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Providing care for an elderly parent: interactions among siblings?

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  • Roméo Fontaine

    (LEDa-LEGOS, Université Paris-Dauphine, Paris, France)

  • Agnès Gramain

    (BETA, UMR CNRS, Université de Nancy II, Nancy, France)

  • Jér�me Wittwer

    (LEDa-LEGOS, Université Paris-Dauphine, Paris, France)

Abstract

This article is focused on children providing and financing long-term care for their elderly parent. The aim of this work is to highlight the interactions that may take place among siblings when deciding whether or not to become a caregiver. We look at families with two children using data from the Survey of Health, Ageing and Retirement in Europe; our sample contains 314 dependent elderly and their 628 adult children. In order to identify the interactions between siblings, we have specified a two-person discrete game model. To estimate this model, without invoking the 'coherency' condition, we have added an endogenous selection rule to solve the incompleteness problem arising from multiplicity or absence of equilibrium. Our empirical results suggest that the three classical effects identified by Manski could potentially explain the observed correlation between the siblings' caregiving behaviour. Correlated effects alone appear to be weak. Contextual interactions and endogenous interactions reveal cross-effects. The asymmetric character of the endogenous interactions is our most striking result. The younger child's involvement appears to increase the net benefit of caregiving for the elder one, whereas the elder child's involvement decreases the net benefit of caregiving for the younger child. Copyright © 2009 John Wiley & Sons, Ltd.

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Bibliographic Info

Article provided by John Wiley & Sons, Ltd. in its journal Health Economics.

Volume (Year): 18 (2009)
Issue (Month): 9 ()
Pages: 1011-1029

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Handle: RePEc:wly:hlthec:v:18:y:2009:i:9:p:1011-1029

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Web page: http://www3.interscience.wiley.com/cgi-bin/jhome/5749

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  1. Roméo Fontaine & Agnès Gramain & Jérôme Wittwer, 2007. "Les configurations d'aide familiales mobilisées autour des personnes âgées dépendantes en Europe," Économie et Statistique, Programme National Persée, Programme National Persée, vol. 403(1), pages 97-115.
  2. David Byrne & Michelle S. Goeree & Bridget Hiedemann & Steven Stern, 2009. "Formal Home Health Care, Informal Care, And Family Decision Making," International Economic Review, Department of Economics, University of Pennsylvania and Osaka University Institute of Social and Economic Research Association, Department of Economics, University of Pennsylvania and Osaka University Institute of Social and Economic Research Association, vol. 50(4), pages 1205-1242, November.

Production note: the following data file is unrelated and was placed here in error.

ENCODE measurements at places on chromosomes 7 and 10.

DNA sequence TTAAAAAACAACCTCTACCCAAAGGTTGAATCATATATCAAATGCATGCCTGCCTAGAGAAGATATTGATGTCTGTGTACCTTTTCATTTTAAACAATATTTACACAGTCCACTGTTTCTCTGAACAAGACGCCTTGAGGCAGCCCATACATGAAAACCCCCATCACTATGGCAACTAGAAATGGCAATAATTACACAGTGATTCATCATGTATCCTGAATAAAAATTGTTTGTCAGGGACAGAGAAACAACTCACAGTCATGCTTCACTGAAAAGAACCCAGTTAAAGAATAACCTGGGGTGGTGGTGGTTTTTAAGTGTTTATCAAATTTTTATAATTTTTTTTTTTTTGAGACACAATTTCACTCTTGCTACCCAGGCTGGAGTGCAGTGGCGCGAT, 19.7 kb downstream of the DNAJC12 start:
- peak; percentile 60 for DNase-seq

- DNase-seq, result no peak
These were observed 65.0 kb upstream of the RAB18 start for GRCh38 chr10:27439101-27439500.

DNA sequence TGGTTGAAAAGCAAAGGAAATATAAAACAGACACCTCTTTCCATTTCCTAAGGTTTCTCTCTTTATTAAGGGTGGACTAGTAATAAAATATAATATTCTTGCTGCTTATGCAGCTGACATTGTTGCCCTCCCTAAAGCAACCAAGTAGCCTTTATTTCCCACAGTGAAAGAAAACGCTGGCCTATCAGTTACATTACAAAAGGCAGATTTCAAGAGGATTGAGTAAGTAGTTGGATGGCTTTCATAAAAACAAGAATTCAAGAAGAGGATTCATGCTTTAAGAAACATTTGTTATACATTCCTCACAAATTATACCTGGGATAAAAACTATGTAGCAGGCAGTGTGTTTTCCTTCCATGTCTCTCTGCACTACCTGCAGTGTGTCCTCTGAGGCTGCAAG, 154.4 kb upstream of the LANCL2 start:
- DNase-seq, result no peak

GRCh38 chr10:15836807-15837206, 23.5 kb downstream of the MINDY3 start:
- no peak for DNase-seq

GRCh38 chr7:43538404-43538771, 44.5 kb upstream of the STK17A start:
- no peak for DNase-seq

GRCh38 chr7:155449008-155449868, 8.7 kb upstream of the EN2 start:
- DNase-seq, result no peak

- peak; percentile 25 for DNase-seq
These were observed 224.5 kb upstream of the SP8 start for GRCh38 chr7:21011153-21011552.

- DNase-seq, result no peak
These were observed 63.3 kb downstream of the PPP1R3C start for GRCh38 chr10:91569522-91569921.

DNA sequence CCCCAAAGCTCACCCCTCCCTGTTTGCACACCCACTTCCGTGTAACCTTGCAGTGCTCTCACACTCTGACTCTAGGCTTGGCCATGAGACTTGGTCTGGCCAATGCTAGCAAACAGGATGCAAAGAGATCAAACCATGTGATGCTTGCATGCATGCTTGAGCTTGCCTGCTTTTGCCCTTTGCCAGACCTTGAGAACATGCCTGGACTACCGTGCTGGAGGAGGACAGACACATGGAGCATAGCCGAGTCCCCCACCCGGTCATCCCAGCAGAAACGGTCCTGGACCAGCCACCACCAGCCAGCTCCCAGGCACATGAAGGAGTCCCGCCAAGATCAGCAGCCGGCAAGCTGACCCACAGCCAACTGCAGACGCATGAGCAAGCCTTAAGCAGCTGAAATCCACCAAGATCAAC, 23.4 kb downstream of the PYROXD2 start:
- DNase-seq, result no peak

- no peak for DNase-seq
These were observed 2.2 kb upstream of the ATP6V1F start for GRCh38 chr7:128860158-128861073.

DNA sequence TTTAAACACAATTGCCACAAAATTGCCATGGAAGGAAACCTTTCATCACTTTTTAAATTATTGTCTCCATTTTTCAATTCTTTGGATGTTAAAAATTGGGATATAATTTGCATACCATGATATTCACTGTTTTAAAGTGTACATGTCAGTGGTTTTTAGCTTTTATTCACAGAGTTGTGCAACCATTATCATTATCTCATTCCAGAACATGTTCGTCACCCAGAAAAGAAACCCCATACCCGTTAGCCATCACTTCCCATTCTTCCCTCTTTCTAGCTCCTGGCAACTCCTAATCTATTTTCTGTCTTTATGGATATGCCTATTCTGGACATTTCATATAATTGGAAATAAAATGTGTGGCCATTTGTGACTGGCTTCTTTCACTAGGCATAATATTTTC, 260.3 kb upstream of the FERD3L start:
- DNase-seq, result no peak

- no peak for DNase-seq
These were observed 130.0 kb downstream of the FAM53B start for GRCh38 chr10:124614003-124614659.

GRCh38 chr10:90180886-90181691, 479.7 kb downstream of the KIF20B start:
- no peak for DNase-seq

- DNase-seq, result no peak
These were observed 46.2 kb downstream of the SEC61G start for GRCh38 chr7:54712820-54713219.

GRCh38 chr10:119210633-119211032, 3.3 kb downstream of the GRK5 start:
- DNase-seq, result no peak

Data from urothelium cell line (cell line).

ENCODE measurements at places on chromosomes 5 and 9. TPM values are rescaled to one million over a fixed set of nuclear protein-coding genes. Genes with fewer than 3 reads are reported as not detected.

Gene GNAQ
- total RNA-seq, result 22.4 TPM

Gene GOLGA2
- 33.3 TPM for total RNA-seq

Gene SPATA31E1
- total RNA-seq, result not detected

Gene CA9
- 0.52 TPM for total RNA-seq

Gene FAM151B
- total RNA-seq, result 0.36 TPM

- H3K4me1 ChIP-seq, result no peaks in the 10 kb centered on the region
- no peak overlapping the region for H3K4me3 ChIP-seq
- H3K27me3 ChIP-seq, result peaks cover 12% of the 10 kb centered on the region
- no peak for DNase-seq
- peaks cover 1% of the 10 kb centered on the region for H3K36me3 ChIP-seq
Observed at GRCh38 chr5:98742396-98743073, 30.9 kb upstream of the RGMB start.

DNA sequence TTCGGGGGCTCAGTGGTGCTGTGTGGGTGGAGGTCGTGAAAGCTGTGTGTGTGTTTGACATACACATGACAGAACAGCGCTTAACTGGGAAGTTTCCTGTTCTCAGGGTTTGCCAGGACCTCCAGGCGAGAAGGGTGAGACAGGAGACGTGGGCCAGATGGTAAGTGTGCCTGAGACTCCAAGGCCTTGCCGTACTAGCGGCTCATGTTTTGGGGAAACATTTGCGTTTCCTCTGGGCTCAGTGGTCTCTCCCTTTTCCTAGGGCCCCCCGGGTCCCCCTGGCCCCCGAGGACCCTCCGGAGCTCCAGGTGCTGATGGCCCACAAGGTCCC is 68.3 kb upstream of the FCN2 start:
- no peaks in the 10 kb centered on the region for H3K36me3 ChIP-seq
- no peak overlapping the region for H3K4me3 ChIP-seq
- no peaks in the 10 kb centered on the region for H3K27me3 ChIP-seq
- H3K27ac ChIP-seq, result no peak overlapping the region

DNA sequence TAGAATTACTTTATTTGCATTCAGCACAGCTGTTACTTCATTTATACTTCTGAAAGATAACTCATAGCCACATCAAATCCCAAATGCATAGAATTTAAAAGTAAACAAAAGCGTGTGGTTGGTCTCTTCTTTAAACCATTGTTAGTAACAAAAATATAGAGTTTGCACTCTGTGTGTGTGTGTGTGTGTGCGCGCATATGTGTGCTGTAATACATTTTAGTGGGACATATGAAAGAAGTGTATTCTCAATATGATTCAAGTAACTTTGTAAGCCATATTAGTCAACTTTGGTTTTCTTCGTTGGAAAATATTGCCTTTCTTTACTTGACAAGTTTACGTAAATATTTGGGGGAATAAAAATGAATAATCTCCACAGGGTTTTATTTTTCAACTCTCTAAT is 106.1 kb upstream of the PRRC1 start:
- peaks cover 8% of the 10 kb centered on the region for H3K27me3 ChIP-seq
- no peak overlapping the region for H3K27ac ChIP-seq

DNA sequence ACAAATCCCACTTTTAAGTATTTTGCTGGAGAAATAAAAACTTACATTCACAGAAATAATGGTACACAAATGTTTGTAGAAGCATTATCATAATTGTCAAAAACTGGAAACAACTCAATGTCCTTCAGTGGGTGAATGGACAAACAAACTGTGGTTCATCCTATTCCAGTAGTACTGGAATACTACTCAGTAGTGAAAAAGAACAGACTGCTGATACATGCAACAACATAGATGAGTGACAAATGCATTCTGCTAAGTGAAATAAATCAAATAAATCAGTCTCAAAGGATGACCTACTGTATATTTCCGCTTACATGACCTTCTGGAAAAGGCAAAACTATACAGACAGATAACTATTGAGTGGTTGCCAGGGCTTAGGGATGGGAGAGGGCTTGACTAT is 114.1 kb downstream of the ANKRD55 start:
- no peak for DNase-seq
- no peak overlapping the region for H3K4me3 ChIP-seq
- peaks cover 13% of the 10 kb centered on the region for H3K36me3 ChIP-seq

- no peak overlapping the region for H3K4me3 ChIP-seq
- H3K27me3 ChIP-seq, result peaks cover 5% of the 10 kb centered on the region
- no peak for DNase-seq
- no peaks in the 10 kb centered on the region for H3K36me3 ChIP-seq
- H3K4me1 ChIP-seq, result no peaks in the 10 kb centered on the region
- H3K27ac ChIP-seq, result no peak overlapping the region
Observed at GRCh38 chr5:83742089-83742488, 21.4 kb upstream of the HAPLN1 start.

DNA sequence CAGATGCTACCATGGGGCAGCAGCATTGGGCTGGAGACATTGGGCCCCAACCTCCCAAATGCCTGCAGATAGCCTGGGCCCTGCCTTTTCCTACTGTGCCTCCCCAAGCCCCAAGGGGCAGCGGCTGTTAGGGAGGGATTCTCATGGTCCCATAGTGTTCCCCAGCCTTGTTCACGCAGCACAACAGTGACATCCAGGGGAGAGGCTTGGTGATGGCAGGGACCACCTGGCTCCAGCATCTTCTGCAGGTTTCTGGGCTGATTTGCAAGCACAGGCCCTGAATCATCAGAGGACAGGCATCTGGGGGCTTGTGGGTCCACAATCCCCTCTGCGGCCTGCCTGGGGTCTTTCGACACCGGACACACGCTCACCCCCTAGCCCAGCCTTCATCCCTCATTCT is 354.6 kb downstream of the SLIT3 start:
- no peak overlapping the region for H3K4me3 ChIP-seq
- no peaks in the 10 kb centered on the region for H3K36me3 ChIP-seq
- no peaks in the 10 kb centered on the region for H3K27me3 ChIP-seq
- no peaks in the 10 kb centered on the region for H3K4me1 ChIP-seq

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Cited by:
  1. Meliyanni Johar & Shiko Maruyama, 2012. "Externality and Strategic Interaction in the Location Choice of Siblings under Altruism toward Parents," Discussion Papers, School of Economics, The University of New South Wales 2012-15, School of Economics, The University of New South Wales.
  2. Meliyanni Johar & Shiko Maruyama, 2010. "Intergenerational Cohabitation in Modern Indonesia: Filial Support and Dependence," Discussion Papers, School of Economics, The University of New South Wales 2010-07, School of Economics, The University of New South Wales.
  3. Fontaine, Roméo, 2010. "The women’s trade-off between work and informal care in Europe," Economics Papers from University Paris Dauphine, Paris Dauphine University 123456789/9523, Paris Dauphine University.
  4. Michelle Goeree & Bridget Hiedemann & Steven Stern, 2011. "Will You Still Want Me Tomorrow? The Dynamics of Families' Long-Term Care Arrangements," Working Papers, Human Capital and Economic Opportunity Working Group 2011-035, Human Capital and Economic Opportunity Working Group.
  5. Shiko Maruyama & Meliyanni Johar, 2013. "Do Siblings Free-Ride in "Being There" for Parents?," Discussion Papers, School of Economics, The University of New South Wales 2013-06, School of Economics, The University of New South Wales.
  6. Michelle Sovinsky & Steven Stern, 2013. "Dynamic modelling of long-term care decisions," ECON - Working Papers, Department of Economics - University of Zurich 113, Department of Economics - University of Zurich.
  7. Bridget Hiedemann & Michelle Sovinsky & Steven Stern, 2011. "Will You Still Want Me Tomorrow? The Dynamics of Families’ Long-Term Care Arrangements," Working Papers, Human Capital and Economic Opportunity Working Group 2012-017, Human Capital and Economic Opportunity Working Group.
  8. Michelle Sovinsky & Steven Stern, 2012. "Dynamic Modelling of Long-Term Care Decisions," Working Papers, Human Capital and Economic Opportunity Working Group 2012-019, Human Capital and Economic Opportunity Working Group.

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